1. The law previously included language that stated that employees be compensated equally for “substantially equal work” without regard to sex or race. It has now revised “equal work” to state “substantially equal skill, effort, and responsibility.”
  2. The Act previously stated the pay discrepancies could be explained by several different factors such as seniority, merit, etc. However, there was a catch-all qualification that stated “any factor other than sex or race.” It is now clarified to state that any compensation discrepancy is tied to the job in question.
  3. Most of us that have been in a Human Resources or Office Manager role for a while have come across employees discussing their wages amongst one another and the issues that this can cause. As most of you likely know, we cannot require that employees do not discuss their wages with others, including their co-workers. The Act now states that you may also not force an employee to sign an agreement or contract stating that employees are not able to do this.
  4. Currently, the law permits employees to recover only amounts of an underpayment if they are on the winning side of a suit whereas the new law will allow an employee to succeed in being awarded compensatory and punitive damages as well as injunctive relief. Employers may also be subject to a civil penalty not to exceed $5,000 per violation.
  5. And last but not least. The IEPA now bans employers from inquiring about an applicant’s wages at a previous or current place of employment. Specifically stating that Illinois employers are prohibited from:
    1. Requesting or requiring wage or salary history from an applicant as a condition of being interviewed, considered for a job, or hired;
    2. Requesting or requiring that an applicant disclose their wage or salary history as a condition of employment;
    3. Screening job applicants based on their current or prior wages or salary histories by requiring that the history satisfy a minimum or maximum level; and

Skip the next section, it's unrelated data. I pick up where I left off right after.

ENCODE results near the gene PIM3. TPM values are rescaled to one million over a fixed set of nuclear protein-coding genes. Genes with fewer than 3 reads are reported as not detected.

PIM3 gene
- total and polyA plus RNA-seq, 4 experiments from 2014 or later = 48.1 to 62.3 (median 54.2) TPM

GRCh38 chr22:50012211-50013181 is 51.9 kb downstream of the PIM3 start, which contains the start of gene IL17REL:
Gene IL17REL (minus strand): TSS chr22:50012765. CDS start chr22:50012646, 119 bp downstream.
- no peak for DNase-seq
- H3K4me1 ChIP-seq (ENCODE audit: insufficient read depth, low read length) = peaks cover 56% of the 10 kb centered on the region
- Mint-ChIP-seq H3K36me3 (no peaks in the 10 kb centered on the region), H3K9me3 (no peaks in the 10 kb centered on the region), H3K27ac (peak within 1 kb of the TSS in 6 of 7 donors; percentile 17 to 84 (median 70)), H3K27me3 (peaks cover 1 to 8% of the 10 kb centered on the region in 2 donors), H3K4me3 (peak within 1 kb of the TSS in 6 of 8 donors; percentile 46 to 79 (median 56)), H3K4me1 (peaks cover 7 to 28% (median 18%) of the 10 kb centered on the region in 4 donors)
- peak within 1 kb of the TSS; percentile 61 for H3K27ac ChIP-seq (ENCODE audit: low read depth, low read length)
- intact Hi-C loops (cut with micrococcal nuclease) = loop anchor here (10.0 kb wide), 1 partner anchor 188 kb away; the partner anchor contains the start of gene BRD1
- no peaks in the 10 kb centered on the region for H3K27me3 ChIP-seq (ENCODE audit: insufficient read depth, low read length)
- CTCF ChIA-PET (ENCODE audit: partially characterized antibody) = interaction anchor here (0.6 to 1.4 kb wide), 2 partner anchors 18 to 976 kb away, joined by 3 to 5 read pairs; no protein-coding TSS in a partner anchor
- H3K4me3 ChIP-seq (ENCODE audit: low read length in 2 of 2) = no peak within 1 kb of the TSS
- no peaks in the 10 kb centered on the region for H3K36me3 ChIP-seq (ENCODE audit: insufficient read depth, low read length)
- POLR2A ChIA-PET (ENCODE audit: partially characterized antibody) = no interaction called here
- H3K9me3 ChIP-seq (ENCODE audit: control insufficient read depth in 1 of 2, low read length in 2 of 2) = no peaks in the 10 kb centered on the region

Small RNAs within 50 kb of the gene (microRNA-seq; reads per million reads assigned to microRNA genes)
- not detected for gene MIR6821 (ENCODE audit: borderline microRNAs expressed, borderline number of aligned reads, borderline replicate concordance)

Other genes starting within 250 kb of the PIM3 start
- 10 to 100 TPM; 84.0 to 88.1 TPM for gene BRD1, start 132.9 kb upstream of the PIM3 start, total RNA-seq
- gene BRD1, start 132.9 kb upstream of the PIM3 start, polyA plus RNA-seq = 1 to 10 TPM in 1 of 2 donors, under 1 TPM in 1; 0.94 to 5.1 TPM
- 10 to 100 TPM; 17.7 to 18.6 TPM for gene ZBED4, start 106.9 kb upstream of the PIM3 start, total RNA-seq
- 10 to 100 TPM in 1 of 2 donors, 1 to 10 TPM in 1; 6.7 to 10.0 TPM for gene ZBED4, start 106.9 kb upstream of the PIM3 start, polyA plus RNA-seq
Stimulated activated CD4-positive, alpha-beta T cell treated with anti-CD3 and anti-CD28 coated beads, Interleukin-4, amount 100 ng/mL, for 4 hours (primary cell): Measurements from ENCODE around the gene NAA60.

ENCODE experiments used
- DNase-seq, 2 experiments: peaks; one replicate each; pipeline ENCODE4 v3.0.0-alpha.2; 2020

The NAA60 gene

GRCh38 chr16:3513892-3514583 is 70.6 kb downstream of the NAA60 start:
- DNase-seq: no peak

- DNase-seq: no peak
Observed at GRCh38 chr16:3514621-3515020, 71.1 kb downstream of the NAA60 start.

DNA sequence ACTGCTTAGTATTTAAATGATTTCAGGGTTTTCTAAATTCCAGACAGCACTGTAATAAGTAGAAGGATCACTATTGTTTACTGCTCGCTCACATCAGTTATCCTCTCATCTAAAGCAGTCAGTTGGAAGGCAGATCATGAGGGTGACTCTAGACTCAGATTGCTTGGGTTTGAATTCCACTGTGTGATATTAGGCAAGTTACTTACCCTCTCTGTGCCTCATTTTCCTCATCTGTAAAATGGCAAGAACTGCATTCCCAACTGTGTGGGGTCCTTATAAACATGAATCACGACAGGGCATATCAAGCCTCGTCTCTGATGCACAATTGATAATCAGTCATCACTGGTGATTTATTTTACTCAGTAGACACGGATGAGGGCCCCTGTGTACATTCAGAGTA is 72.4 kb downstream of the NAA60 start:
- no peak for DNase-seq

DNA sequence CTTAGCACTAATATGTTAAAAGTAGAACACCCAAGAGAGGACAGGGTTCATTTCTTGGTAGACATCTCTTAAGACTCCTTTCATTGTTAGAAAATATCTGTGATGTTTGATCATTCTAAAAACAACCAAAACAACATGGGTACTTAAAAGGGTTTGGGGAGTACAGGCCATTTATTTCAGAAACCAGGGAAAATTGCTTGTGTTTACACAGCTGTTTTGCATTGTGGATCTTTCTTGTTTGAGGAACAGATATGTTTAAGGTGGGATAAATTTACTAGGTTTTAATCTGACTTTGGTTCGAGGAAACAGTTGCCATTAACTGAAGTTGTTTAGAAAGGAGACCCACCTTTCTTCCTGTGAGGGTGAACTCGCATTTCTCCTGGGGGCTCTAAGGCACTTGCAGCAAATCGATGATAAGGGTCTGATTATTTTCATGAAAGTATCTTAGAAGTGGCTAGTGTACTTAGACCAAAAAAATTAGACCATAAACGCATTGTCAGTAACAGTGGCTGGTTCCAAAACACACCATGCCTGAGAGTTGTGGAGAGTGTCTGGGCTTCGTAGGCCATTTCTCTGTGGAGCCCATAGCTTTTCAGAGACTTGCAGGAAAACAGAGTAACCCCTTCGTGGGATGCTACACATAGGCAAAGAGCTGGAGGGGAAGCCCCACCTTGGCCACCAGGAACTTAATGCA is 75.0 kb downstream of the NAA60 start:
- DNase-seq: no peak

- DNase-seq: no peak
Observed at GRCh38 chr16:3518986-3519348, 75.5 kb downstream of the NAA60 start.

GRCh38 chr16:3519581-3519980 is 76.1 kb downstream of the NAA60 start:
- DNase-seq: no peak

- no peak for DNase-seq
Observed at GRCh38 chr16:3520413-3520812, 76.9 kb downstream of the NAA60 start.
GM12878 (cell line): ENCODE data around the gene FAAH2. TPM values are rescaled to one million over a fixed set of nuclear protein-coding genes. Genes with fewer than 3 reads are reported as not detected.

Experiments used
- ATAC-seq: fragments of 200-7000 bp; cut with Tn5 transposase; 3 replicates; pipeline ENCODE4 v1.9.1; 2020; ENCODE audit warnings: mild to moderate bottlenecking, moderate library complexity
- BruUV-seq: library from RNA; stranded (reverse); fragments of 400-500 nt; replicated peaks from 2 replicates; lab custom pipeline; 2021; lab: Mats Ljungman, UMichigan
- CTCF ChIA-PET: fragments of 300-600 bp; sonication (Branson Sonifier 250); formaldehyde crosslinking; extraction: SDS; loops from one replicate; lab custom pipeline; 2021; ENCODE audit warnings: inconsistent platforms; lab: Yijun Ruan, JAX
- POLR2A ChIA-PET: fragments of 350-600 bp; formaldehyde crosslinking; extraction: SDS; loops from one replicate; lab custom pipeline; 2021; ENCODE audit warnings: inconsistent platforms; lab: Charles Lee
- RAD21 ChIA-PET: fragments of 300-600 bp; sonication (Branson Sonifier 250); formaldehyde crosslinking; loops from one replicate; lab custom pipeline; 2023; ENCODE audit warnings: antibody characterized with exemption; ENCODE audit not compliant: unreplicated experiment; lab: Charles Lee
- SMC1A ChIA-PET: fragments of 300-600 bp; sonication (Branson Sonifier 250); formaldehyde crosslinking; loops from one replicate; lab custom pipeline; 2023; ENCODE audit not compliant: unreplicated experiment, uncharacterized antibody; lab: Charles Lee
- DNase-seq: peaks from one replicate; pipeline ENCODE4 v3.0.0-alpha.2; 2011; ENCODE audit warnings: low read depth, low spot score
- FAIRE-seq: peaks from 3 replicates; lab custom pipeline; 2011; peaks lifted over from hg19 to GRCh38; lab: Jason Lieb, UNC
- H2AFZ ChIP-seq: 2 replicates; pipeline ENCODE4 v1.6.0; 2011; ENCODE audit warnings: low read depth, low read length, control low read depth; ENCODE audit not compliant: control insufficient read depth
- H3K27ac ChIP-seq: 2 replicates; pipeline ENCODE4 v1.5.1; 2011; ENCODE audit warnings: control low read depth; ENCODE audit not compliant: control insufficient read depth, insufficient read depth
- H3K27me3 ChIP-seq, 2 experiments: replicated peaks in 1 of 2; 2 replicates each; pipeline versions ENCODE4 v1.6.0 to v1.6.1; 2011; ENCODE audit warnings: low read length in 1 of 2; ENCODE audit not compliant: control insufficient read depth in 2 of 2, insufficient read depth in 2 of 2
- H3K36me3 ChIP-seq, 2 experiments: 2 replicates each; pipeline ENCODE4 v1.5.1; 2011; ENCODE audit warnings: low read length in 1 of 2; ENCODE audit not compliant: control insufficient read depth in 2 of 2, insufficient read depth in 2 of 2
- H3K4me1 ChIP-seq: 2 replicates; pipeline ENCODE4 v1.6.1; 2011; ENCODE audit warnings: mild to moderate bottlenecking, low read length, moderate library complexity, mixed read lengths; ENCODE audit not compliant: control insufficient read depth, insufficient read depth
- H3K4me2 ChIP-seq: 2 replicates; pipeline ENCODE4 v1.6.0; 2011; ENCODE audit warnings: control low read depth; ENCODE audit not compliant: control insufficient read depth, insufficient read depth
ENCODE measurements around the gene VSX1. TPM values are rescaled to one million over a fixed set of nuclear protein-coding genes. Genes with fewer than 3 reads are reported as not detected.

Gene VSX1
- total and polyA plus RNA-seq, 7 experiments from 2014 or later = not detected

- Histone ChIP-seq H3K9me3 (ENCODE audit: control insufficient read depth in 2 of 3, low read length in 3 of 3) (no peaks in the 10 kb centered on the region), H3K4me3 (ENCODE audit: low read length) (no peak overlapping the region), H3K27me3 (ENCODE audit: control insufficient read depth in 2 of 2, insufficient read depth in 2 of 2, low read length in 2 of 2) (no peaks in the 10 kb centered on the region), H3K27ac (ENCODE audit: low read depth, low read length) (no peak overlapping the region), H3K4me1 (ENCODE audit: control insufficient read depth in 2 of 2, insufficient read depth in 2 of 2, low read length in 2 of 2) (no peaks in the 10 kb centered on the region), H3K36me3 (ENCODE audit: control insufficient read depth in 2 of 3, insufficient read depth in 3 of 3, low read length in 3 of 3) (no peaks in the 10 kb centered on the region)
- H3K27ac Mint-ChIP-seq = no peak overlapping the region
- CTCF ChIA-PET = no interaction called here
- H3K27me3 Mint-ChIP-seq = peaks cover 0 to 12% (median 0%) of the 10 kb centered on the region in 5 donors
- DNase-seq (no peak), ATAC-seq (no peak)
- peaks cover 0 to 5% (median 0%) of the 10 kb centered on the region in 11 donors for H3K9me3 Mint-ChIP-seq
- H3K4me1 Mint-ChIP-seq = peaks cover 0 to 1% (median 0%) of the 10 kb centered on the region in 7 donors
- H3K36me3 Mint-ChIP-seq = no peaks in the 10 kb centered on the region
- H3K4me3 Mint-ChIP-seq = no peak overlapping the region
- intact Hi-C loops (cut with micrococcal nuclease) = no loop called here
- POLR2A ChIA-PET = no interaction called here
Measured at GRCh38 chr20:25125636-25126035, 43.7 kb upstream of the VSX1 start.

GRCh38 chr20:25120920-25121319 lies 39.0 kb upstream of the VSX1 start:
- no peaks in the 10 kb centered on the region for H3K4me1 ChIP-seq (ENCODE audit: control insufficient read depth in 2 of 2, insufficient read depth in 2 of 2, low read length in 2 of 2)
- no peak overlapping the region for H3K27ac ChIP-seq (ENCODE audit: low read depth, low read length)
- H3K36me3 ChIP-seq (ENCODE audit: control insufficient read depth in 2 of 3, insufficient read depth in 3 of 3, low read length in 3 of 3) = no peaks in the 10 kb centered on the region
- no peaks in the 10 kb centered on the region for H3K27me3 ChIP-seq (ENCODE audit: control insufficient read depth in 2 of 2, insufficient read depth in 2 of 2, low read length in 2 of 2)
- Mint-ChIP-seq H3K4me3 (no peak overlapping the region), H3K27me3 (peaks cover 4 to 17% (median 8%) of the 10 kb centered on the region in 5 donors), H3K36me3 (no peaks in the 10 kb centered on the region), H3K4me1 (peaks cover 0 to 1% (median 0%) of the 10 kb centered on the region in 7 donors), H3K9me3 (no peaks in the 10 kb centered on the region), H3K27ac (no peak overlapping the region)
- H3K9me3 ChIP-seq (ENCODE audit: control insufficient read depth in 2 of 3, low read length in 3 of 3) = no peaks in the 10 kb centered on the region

4. Seeking a job applicant’s wage or salary history from any current or former employer. However, this subsection does not apply if the applicant is a current employee seeking another position within the same organization, or if their salary history is available as a matter of public record.

The good news? You CAN engage in the interactive process with applicants. Ask them what their salary requirements or desired compensation is! Nothing prohibits an applicant from voluntarily sharing current or prior wage history with you, we are just not able to rely on this information when making decisions to make the applicant an offer of employment or when determining their salary.

What steps do you need to take to be in compliance? My typical answer…training! Make sure your interviewing managers are well trained on things they are and are NOT allowed to ask in the interview process. It also appears that an update to your application process might be in the near future if you still have a spot that asks for the current salary.

This article (“Article”) is a service made available Priority Staffing Group, Ltd, its partners, affiliates or subsidiaries (“Provider”). This Article provides general information related to the law and is designed to help users safely cope with their own legal needs. This Article does not provide legal advice and Provider is not a law firm. None of our content writers are lawyers and they also do not provide legal advice. Although we go to great lengths to make sure our information is accurate and useful, we recommend you consult a lawyer if you want legal advice. No attorney-client or confidential relationship exists or will be formed between you and Provider or any of our representatives.

 

Megan Jones | HR Director